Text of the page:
The distinction between a written and unwritten constitution is a false one. Discuss this statement.
(i) The essential features of a written constitution and an unwritten constitution are as follows:
(1) Written Constitution:
- A written constitution means a constituion written in the form of a book or a series of documents combined in the form of a book.
- It provides for a definite design of Government institutions, their organisations, powers, functions and inter-relationships.
- It is consciously planned and enacted constitution which is formulated and adopted by a constituent assembly or a council or convention or a legislature.
(2) Unwritten Constitution:
- An unwritten constitution means a constitution is not in the written form of a book and it is not drafted or enacted by a constituent assembly.
- The Government is organised and it functions in accordance with the several well settled laws and several unwritten conventions.
- The people know their constitution and they accept and obey it, but they do not possess it in the written form.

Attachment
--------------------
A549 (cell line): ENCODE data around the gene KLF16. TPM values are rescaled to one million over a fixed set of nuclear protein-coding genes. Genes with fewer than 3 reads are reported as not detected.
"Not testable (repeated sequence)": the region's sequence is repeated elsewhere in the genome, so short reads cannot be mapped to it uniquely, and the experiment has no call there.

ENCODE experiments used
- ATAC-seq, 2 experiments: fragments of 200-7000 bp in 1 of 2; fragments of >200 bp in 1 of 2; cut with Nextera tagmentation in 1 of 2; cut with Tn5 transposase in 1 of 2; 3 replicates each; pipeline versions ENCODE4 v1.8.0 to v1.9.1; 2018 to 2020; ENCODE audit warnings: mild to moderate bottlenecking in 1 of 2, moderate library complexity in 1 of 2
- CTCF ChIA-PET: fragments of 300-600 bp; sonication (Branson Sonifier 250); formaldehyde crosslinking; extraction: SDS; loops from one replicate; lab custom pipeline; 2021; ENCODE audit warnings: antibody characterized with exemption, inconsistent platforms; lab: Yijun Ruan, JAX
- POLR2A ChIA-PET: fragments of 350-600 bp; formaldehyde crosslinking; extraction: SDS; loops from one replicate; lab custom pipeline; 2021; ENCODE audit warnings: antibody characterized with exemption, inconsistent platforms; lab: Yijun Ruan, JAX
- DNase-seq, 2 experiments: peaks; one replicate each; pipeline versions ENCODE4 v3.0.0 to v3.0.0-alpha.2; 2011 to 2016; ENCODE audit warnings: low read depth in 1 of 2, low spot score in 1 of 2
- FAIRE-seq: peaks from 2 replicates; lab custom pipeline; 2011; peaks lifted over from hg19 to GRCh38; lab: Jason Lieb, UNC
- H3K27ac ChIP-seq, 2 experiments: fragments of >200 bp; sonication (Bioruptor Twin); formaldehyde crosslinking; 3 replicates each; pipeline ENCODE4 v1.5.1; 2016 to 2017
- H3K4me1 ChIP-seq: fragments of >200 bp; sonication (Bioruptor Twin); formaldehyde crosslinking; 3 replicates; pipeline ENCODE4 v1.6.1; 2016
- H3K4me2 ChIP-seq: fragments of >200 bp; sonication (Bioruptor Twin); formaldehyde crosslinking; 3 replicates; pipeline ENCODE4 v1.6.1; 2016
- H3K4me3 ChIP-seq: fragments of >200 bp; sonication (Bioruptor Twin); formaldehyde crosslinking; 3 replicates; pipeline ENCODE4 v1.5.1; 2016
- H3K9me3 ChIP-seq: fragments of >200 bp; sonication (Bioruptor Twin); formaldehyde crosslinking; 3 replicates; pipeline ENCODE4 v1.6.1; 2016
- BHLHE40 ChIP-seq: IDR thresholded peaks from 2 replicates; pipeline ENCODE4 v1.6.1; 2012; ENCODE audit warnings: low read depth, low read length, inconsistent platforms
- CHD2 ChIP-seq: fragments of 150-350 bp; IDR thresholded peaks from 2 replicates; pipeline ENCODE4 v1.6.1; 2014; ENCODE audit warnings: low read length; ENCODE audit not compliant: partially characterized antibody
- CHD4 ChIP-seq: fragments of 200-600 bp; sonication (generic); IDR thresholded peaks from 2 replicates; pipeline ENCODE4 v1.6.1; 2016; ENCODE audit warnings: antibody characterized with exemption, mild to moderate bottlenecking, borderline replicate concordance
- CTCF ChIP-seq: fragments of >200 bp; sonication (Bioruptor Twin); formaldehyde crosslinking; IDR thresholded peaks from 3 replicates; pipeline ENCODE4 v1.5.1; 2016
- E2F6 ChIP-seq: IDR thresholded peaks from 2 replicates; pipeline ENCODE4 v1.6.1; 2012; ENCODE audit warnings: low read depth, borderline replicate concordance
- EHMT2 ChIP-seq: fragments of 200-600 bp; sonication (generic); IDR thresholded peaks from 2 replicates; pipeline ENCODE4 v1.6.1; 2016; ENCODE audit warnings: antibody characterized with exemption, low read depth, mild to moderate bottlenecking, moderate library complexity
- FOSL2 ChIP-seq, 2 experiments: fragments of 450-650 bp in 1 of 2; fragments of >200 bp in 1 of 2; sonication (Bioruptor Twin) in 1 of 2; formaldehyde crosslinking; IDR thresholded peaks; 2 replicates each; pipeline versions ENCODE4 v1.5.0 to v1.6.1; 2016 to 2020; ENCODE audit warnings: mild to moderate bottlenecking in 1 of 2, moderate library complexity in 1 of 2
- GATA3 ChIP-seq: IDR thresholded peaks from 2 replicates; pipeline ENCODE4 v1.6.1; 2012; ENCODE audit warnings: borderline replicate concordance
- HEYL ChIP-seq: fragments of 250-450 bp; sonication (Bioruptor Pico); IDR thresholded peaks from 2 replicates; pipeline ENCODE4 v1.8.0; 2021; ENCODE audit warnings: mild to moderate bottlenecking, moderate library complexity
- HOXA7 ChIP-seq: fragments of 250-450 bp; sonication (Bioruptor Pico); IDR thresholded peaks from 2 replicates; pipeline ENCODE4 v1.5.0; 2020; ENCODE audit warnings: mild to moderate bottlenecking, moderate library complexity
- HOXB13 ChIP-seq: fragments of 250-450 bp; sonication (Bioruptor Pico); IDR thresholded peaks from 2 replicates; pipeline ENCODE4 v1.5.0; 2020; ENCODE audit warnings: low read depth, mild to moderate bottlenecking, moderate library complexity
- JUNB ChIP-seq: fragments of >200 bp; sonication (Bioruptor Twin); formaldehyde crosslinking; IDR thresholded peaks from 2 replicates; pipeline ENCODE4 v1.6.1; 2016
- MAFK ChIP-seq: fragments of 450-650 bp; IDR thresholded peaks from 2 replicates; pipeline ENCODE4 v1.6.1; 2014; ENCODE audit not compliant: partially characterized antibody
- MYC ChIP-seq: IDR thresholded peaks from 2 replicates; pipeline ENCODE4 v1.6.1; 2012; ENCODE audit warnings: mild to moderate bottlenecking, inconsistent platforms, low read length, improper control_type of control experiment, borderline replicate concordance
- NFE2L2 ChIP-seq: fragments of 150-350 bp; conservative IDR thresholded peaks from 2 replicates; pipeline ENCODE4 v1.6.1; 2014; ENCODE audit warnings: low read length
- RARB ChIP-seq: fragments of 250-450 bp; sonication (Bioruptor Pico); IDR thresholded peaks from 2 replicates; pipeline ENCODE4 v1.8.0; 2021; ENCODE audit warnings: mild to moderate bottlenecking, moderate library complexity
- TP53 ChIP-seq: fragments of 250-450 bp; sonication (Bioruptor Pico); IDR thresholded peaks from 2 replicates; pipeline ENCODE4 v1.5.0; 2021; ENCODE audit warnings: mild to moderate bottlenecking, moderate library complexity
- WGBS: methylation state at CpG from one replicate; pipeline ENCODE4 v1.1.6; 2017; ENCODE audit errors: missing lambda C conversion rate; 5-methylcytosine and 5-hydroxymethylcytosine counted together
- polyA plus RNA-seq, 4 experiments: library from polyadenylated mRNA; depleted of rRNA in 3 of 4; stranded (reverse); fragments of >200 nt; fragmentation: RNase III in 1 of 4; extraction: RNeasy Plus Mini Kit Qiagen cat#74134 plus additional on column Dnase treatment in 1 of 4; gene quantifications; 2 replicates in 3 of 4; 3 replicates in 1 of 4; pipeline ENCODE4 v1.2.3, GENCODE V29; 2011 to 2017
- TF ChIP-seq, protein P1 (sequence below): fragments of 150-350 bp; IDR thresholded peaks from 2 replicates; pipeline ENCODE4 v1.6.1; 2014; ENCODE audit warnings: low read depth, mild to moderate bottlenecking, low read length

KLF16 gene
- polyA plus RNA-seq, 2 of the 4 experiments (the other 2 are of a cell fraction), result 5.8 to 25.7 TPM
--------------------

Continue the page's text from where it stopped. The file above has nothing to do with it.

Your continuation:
(ii) Constitutions are classified as written and unwritten. Such a classification is, however, of little practical importance. As Wheare observes, “we cannot agree that there is any country, least of all, the United Kingdom, which has a system of government embodied solely in written rules or solely in unwritten rules.” The distinction between written and unwritten constitution is illusory. The bulk of the rules regulating the fundamental political institutions of a country may be written down in a document or documents. The written constitutions are framed by a representative body called, Constituent Assembly. For example, the USA and India have a written constitutional document. On the other hand, the constitution of a country is said to be unwritten, when most of the rules governing its fundamental political institutions are found in customs, usages and conventions, as is the case in U.K.
It follows therefore, that constitutions can hardly be classified into written and unwritten types in absolute term. The distinction is really a superfluous one.